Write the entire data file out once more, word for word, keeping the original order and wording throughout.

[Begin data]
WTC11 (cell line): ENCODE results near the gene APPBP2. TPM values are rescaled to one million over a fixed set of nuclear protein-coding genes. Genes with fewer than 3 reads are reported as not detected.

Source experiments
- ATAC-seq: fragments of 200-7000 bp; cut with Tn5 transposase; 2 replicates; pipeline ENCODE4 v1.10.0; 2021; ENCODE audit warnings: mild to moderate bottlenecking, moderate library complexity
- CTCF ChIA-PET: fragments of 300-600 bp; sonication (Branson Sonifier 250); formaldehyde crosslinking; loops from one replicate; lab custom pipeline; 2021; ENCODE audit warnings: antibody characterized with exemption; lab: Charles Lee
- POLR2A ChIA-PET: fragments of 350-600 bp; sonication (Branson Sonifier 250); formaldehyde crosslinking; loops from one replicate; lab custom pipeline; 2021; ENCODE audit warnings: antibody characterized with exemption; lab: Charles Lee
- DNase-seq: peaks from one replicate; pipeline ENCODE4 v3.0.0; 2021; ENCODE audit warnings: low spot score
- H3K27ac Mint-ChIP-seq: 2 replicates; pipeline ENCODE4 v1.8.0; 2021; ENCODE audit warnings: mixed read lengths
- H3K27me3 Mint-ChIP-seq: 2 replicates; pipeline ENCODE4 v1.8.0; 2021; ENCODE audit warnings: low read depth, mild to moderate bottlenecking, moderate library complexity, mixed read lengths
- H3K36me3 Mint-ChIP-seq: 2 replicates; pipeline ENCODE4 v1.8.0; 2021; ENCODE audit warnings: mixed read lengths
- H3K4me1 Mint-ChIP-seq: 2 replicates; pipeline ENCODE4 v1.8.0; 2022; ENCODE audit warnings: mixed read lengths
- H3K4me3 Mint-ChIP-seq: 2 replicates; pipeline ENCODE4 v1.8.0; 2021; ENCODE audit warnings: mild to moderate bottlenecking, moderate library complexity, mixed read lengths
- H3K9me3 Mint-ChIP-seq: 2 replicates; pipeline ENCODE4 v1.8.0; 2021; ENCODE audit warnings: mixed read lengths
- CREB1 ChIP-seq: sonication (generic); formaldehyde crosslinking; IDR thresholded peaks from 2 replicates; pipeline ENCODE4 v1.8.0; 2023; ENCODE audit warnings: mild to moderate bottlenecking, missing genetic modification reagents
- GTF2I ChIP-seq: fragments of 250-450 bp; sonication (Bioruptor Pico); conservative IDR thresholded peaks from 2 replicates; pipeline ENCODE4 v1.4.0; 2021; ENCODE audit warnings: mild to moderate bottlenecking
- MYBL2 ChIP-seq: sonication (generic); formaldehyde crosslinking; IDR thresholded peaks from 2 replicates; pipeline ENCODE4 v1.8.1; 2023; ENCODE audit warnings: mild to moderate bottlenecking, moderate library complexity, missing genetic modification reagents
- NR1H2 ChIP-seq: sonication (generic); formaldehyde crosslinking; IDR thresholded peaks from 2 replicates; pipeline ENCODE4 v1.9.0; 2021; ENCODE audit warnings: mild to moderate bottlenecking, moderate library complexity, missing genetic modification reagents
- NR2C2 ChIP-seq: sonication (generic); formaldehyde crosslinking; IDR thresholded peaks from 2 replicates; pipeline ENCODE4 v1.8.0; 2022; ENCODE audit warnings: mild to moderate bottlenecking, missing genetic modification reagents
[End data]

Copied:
WTC11 (cell line): ENCODE results near the gene APPBP2. TPM values are rescaled to one million over a fixed set of nuclear protein-coding genes. Genes with fewer than 3 reads are reported as not detected.

Source experiments
- ATAC-seq: fragments of 200-7000 bp; cut with Tn5 transposase; 2 replicates; pipeline ENCODE4 v1.10.0; 2021; ENCODE audit warnings: mild to moderate bottlenecking, moderate library complexity
- CTCF ChIA-PET: fragments of 300-600 bp; sonication (Branson Sonifier 250); formaldehyde crosslinking; loops from one replicate; lab custom pipeline; 2021; ENCODE audit warnings: antibody characterized with exemption; lab: Charles Lee
- POLR2A ChIA-PET: fragments of 350-600 bp; sonication (Branson Sonifier 250); formaldehyde crosslinking; loops from one replicate; lab custom pipeline; 2021; ENCODE audit warnings: antibody characterized with exemption; lab: Charles Lee
- DNase-seq: peaks from one replicate; pipeline ENCODE4 v3.0.0; 2021; ENCODE audit warnings: low spot score
- H3K27ac Mint-ChIP-seq: 2 replicates; pipeline ENCODE4 v1.8.0; 2021; ENCODE audit warnings: mixed read lengths
- H3K27me3 Mint-ChIP-seq: 2 replicates; pipeline ENCODE4 v1.8.0; 2021; ENCODE audit warnings: low read depth, mild to moderate bottlenecking, moderate library complexity, mixed read lengths
- H3K36me3 Mint-ChIP-seq: 2 replicates; pipeline ENCODE4 v1.8.0; 2021; ENCODE audit warnings: mixed read lengths
- H3K4me1 Mint-ChIP-seq: 2 replicates; pipeline ENCODE4 v1.8.0; 2022; ENCODE audit warnings: mixed read lengths
- H3K4me3 Mint-ChIP-seq: 2 replicates; pipeline ENCODE4 v1.8.0; 2021; ENCODE audit warnings: mild to moderate bottlenecking, moderate library complexity, mixed read lengths
- H3K9me3 Mint-ChIP-seq: 2 replicates; pipeline ENCODE4 v1.8.0; 2021; ENCODE audit warnings: mixed read lengths
- CREB1 ChIP-seq: sonication (generic); formaldehyde crosslinking; IDR thresholded peaks from 2 replicates; pipeline ENCODE4 v1.8.0; 2023; ENCODE audit warnings: mild to moderate bottlenecking, missing genetic modification reagents
- GTF2I ChIP-seq: fragments of 250-450 bp; sonication (Bioruptor Pico); conservative IDR thresholded peaks from 2 replicates; pipeline ENCODE4 v1.4.0; 2021; ENCODE audit warnings: mild to moderate bottlenecking
- MYBL2 ChIP-seq: sonication (generic); formaldehyde crosslinking; IDR thresholded peaks from 2 replicates; pipeline ENCODE4 v1.8.1; 2023; ENCODE audit warnings: mild to moderate bottlenecking, moderate library complexity, missing genetic modification reagents
- NR1H2 ChIP-seq: sonication (generic); formaldehyde crosslinking; IDR thresholded peaks from 2 replicates; pipeline ENCODE4 v1.9.0; 2021; ENCODE audit warnings: mild to moderate bottlenecking, moderate library complexity, missing genetic modification reagents
- NR2C2 ChIP-seq: sonication (generic); formaldehyde crosslinking; IDR thresholded peaks from 2 replicates; pipeline ENCODE4 v1.8.0; 2022; ENCODE audit warnings: mild to moderate bottlenecking, missing genetic modification reagents